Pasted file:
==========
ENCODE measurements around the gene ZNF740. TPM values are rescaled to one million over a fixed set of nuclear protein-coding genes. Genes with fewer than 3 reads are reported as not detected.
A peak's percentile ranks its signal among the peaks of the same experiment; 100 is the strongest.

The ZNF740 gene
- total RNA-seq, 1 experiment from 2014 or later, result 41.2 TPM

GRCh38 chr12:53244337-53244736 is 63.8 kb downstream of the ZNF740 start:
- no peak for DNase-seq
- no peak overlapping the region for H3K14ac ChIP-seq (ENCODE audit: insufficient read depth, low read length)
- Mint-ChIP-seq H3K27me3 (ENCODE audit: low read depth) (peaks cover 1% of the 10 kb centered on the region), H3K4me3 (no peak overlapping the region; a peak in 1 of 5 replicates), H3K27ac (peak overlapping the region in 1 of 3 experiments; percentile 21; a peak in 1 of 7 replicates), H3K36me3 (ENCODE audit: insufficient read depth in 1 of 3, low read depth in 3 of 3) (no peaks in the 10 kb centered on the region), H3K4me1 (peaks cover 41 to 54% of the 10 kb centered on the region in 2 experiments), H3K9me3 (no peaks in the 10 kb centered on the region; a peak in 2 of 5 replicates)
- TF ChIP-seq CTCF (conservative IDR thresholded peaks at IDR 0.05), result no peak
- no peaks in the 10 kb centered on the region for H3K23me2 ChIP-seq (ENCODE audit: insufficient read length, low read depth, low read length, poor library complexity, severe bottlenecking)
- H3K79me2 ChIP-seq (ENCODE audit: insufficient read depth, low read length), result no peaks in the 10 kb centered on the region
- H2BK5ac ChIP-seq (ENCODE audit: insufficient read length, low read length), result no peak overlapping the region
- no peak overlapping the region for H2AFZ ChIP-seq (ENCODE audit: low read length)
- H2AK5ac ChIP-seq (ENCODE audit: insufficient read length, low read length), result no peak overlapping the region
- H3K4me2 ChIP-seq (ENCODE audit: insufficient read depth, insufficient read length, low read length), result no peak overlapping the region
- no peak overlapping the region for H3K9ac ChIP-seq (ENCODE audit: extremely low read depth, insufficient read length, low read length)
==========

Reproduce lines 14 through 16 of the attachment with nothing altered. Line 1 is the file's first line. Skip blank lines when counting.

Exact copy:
- H2AK5ac ChIP-seq (ENCODE audit: insufficient read length, low read length), result no peak overlapping the region
- H3K4me2 ChIP-seq (ENCODE audit: insufficient read depth, insufficient read length, low read length), result no peak overlapping the region
- no peak overlapping the region for H3K9ac ChIP-seq (ENCODE audit: extremely low read depth, insufficient read length, low read length)